Kun Wang, assistant professor of Earth and planetary sciences and faculty fellow in the McDonnell Center for the Space Sciences, was selected for NASA’s OSIRIS-REx Sample Analysis Participating Scientist Program. OSIRIS-REx is the first NASA mission to visit a near-Earth asteroid and will return a sample to Earth in 2023. As part of the program, Wang received a three-year $503,856 grant to investigate moderately volatile element isotopic compositions of asteroid Bennu as well as their implications for the asteroid’s volatile depletion history.
Reaching far-off asteroids – much less returning material from them – is incredibly challenging. But, according to Wang, the payoff of sample return missions is well worth the effort. By collecting pristine samples directly from asteroid Bennu, planetary scientists have the opportunity to glean information about the early solar system that’s unavailable in meteorites found on Earth.
“The samples returned by the OSIRIS-REx mission from asteroid Bennu are expected to represent the oldest and most primitive materials of the solar system available to us,” Wang said.
Unlike planet Earth, which has undergone planetary consolidation and other major upheavals since the birth of the solar system, asteroid Bennu comprises relatively pristine materials from the primitive solar system. These materials likely originated from the outer solar system, beyond the snow line, where the temperature remains cold to preserve ice, volatiles, and organics. In addition, samples collected from Bennu are also free from terrestrial contamination and weathering, and they haven’t suffered the extreme heating events meteorites face when entering Earth’s atmosphere.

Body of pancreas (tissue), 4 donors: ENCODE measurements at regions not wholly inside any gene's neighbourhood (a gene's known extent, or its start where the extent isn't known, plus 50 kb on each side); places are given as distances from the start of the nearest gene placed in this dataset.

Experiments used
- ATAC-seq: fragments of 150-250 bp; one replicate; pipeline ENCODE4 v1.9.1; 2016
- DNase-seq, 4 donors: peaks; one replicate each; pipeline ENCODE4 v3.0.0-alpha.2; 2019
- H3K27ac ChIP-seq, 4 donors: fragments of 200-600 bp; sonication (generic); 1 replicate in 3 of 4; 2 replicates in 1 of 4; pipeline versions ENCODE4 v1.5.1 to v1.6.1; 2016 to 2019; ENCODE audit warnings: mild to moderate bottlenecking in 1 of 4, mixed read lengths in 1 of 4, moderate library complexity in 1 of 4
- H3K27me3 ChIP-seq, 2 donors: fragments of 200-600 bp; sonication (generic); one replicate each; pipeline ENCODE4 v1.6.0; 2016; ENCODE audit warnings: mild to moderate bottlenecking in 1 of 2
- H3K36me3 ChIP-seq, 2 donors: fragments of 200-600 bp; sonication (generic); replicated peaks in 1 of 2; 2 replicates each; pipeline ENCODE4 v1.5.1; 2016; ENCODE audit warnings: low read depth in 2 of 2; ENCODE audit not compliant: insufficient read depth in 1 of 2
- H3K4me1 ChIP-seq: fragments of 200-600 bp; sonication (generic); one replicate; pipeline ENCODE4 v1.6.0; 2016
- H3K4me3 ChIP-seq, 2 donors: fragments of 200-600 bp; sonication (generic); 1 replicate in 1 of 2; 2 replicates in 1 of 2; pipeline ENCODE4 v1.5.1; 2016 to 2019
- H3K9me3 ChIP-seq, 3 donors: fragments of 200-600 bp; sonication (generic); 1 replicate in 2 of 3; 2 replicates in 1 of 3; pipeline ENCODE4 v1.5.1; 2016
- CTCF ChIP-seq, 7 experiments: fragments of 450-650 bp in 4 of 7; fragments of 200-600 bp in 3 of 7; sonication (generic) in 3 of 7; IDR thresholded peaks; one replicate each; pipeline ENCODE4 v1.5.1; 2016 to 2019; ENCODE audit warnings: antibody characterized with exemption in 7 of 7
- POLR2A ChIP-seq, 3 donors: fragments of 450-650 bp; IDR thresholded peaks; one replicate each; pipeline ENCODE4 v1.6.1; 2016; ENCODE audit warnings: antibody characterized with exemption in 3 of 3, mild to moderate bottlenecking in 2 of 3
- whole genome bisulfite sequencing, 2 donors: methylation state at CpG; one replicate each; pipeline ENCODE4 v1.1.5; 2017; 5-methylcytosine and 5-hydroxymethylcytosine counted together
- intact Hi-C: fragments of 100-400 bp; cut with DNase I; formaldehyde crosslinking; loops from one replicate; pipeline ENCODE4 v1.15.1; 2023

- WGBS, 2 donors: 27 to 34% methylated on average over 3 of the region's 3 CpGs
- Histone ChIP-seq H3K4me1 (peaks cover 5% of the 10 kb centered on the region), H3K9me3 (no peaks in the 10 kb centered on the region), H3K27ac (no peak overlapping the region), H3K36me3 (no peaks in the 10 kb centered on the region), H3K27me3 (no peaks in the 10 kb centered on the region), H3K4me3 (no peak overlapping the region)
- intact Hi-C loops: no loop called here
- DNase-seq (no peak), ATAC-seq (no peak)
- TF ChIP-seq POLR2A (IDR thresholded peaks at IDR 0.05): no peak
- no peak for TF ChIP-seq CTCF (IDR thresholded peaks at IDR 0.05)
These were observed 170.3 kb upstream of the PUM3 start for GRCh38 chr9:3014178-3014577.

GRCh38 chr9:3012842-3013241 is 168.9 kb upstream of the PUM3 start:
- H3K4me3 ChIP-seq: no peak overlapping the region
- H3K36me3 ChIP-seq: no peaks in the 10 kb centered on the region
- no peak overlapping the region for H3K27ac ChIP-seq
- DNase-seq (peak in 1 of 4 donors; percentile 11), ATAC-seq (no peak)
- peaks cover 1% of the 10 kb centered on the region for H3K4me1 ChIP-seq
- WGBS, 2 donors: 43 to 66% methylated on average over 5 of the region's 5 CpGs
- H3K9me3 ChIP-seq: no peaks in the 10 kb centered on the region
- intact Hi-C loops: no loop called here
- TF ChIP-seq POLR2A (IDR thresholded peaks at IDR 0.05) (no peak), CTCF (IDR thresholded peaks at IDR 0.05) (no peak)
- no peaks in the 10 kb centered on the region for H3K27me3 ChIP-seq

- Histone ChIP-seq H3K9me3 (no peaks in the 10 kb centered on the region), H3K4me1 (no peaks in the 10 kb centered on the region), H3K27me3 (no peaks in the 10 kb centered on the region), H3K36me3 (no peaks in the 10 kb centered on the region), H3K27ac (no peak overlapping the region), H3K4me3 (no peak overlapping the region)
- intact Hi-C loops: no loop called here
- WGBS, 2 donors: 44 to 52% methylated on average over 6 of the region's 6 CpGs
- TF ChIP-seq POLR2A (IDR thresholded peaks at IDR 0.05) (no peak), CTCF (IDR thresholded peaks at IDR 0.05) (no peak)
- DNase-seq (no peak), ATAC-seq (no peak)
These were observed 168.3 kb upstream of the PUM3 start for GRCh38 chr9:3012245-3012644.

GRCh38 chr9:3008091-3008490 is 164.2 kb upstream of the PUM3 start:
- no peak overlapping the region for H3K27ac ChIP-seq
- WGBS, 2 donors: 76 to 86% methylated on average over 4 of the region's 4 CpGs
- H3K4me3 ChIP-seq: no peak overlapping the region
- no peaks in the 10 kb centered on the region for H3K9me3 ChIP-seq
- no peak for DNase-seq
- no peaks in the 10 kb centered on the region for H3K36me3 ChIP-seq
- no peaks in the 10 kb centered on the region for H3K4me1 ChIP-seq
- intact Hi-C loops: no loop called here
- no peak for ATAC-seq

“Based on remote sensing of Bennu, we think the samples are compositionally similar to CI chondrites, which we can very rarely collect as meteorites on Earth,” Wang said. “CI chondrites are very fragile and don’t preserve well as meteorites reaching Earth via atmospheric entry. That is probably why there are only five CI chondrite falls having been observed so far among more than 70,000 meteorites in total. By collecting these extremely rare and valuable materials directly from an asteroid, Bennu, we may identify organics and volatiles that represent the most pristine samples of the Sun and bulk solar system.”
Wang will examine water and other volatiles in the returned samples to map the volatile history of the solar system, an important step in understanding the evolution of our planetary neighborhood.